1982 Real-time captioning begins with Academy Awards (Oscars) by Martin Block at NCI. ABC's World News Tonight begins real-time closed-captioning on Oct. 11. The Sugar Bowl Game becomes the first live sporting event to be captioned. The Caption Center develops Caption kits to promote educational benefits of captioning in the classroom. Australia Captioning Centre (ACC) debuts with The Barchester Chronicles. Canadian Captioning Development Agency is formed. December is declared the National Closed Captioned TV Month
1983 Line 21 real-time captioning begins in Canada as the World Conference on Captioning meet in Ottawa. The first opera production in the world presented with SURTITLES® was the Canadian Opera Company's staging of Elektra.
1984 Olympic games captioned live. Caption Center produces deaf community news on Extra-Vision - CBS' Teletext system. After years of protests, CBS begins Line 21 closed captioning of Dallas. PBS airs The Voyage of the Mimi the first dual language captioned program in English and Spanish, using the Caption 2 setting. CFD introduces their open captioned videocassettes and becomes Captioned Films and Videos (CFV).
1985 American Data Captioning (now VITAC) opens as first for-profit captioning service provider. First local news captioned in Kansas with electronic news Teleprompter system. Kellogg Co. becomes first corporate sponsor to fund captioning of TV series, Family Ties.
1986 In a first for America, The Caption Center captions real-time the local news programs in Boston for two hours a day. First tests of Descriptive Video Service (DVS) begin in Boston on Mystery! Computer Prompting & Captioning sells software that outputs captions simultaneously with pre-scripted Teleprompter data from the television studio. Xscribe Corporation introduces its real-time captioning system.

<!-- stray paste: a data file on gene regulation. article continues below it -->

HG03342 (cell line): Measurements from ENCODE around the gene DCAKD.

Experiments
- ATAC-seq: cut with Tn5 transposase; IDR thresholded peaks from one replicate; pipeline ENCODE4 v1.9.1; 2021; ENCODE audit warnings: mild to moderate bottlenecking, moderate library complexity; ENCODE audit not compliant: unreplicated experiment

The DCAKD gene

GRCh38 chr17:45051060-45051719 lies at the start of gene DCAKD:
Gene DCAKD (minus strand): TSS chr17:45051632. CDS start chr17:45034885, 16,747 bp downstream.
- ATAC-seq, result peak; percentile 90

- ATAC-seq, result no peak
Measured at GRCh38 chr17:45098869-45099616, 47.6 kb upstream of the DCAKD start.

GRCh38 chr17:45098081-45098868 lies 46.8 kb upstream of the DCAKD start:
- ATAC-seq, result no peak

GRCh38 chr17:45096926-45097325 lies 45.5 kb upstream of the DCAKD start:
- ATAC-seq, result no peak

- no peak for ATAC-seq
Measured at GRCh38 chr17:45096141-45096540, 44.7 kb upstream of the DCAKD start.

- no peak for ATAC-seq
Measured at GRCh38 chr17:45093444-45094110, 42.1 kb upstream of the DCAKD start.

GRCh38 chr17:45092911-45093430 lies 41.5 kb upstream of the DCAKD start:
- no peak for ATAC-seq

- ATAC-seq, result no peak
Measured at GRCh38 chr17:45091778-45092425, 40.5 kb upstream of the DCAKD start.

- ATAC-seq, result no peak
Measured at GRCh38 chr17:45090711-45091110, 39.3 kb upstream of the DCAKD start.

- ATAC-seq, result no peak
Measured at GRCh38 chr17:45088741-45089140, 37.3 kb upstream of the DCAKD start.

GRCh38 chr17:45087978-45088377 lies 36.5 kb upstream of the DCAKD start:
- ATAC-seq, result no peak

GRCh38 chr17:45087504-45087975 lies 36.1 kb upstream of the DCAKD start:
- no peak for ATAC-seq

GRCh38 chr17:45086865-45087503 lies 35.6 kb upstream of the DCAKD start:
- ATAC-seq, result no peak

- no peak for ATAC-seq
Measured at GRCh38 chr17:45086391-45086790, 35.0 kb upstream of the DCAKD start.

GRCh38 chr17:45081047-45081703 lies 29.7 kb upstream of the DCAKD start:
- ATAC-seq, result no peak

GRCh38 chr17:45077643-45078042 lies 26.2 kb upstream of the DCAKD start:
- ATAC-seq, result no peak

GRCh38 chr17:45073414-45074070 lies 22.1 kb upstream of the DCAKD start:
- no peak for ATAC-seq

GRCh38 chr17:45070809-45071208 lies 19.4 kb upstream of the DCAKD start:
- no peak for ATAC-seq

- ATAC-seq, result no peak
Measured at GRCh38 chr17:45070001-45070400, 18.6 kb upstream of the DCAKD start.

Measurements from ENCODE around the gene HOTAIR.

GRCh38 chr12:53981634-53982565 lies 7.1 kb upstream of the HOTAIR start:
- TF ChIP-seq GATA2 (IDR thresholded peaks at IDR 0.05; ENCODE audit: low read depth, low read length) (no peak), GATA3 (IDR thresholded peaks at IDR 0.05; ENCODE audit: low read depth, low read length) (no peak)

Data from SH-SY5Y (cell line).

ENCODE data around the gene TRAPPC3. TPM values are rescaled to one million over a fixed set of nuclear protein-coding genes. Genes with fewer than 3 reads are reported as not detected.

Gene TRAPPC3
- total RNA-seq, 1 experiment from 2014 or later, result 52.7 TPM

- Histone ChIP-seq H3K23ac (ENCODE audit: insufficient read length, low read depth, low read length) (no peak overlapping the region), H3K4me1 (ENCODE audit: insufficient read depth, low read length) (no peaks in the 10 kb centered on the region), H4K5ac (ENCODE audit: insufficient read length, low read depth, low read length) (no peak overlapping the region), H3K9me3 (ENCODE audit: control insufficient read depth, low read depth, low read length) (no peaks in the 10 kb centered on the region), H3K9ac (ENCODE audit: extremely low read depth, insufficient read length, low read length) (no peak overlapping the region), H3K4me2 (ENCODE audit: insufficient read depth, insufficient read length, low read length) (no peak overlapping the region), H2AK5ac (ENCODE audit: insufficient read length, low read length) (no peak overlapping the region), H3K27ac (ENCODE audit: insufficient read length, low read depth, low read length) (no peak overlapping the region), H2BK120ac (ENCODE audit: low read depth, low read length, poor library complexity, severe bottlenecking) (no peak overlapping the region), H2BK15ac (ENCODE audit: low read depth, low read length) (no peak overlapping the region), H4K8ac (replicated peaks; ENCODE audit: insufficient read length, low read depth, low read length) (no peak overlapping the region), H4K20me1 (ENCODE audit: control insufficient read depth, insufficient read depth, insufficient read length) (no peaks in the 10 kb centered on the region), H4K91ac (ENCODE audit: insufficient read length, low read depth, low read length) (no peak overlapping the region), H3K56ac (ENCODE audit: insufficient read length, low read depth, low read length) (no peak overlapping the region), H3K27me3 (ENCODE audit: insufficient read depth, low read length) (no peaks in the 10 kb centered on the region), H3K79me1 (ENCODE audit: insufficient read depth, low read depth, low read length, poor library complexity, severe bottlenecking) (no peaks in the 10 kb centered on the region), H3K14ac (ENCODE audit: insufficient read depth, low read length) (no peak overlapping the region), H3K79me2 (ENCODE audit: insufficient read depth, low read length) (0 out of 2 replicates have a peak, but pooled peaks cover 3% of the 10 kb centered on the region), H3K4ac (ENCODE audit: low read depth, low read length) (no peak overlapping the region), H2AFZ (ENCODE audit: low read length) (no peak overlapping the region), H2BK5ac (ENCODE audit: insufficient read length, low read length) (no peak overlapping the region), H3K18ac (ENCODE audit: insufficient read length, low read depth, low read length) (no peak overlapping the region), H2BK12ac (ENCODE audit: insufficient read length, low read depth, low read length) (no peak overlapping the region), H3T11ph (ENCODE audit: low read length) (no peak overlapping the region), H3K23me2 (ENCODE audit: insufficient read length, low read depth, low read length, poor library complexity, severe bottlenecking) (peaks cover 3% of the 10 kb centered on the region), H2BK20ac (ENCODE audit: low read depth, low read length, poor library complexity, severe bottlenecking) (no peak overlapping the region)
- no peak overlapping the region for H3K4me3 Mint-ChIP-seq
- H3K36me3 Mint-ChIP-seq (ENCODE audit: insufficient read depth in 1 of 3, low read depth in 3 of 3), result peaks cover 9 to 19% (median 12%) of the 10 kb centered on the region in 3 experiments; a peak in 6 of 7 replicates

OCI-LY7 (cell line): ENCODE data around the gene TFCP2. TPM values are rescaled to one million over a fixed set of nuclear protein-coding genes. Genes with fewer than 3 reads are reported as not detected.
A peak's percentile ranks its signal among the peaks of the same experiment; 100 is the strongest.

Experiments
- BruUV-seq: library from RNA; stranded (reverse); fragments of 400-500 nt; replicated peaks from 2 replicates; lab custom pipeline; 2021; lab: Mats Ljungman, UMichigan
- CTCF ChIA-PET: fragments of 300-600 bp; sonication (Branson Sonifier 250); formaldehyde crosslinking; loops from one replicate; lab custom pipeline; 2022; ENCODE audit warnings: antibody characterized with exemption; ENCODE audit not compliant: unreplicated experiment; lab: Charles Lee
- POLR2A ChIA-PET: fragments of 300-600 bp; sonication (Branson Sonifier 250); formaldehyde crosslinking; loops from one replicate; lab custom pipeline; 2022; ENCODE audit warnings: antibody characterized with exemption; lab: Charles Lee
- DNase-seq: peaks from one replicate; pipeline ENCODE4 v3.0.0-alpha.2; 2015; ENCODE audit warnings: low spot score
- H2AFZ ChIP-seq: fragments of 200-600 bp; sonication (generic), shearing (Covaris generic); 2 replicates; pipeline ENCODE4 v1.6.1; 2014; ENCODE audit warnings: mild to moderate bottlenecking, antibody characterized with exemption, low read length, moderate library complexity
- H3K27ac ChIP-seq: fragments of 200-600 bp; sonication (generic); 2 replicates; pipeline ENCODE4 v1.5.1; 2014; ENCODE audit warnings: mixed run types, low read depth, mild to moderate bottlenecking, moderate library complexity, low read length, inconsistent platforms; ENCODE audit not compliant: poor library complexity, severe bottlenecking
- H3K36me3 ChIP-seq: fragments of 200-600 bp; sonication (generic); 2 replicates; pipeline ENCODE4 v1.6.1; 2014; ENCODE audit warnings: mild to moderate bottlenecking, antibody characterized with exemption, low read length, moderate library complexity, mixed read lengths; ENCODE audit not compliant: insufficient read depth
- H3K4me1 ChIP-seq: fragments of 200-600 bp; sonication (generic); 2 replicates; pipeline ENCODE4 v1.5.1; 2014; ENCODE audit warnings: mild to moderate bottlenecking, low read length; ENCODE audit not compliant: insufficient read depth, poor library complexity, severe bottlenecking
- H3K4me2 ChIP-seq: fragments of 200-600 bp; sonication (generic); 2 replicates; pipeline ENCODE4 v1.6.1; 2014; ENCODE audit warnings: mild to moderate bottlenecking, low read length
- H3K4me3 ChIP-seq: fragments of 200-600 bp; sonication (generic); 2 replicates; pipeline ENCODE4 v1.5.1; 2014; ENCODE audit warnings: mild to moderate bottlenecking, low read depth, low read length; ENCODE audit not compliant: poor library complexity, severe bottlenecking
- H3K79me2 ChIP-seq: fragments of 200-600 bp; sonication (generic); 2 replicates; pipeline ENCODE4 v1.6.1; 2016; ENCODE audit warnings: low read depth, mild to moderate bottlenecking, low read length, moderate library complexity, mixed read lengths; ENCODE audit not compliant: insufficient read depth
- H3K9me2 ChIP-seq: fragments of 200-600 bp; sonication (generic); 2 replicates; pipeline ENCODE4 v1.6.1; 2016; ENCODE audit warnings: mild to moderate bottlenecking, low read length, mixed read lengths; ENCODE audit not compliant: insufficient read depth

1987 WJLA TV-7 begins local news captioning of 11:00 news in Washington, DC. Subtitled Video Project established in Australia and more than 800 videos were captioned in 10 years.
1988 Caption Center establishes Consumer Affairs Department to educate deaf and hard of hearing viewers how to advocate for more captioning. PBS conducts national DVS test on American Playhouse. SAIC develops first Braille & large print TeleCaption System.
1989 Network prime time programs now 100% captioned. Music videos are now available with captioning. Image Logic ships first offline captioning system. The Corporation for Public Broadcasting provides start-up funds for DVS program. Ernie Hairston becomes the new Chief of Media Services for the US Department of Education upon retirement of Mac Norwood following 30 years of service.
1990 Cheetah Systems releases CAPtivator Online Real-time Captioning System.
CAPTIONING GOES BEYOND TELEVISION
1991 Captioning service providers help design new Line 21 decoder display standards for FCC. The Caption Center establishes the Media Access Research and Development Office - a pioneering facility dedicated to examining the needs and desires of underserved viewing audiences. Zenith Electronics Corp. is the first manufacturer to develop television models with a built-in captioning chip since the first TeleCaption TV sets were sold. NCI develops Line 21 decoder microchip with hopes to be placed in all new television sets manufactured under the Decoder Chip Act. ACC creates the National Working Party on Captioning in Australia.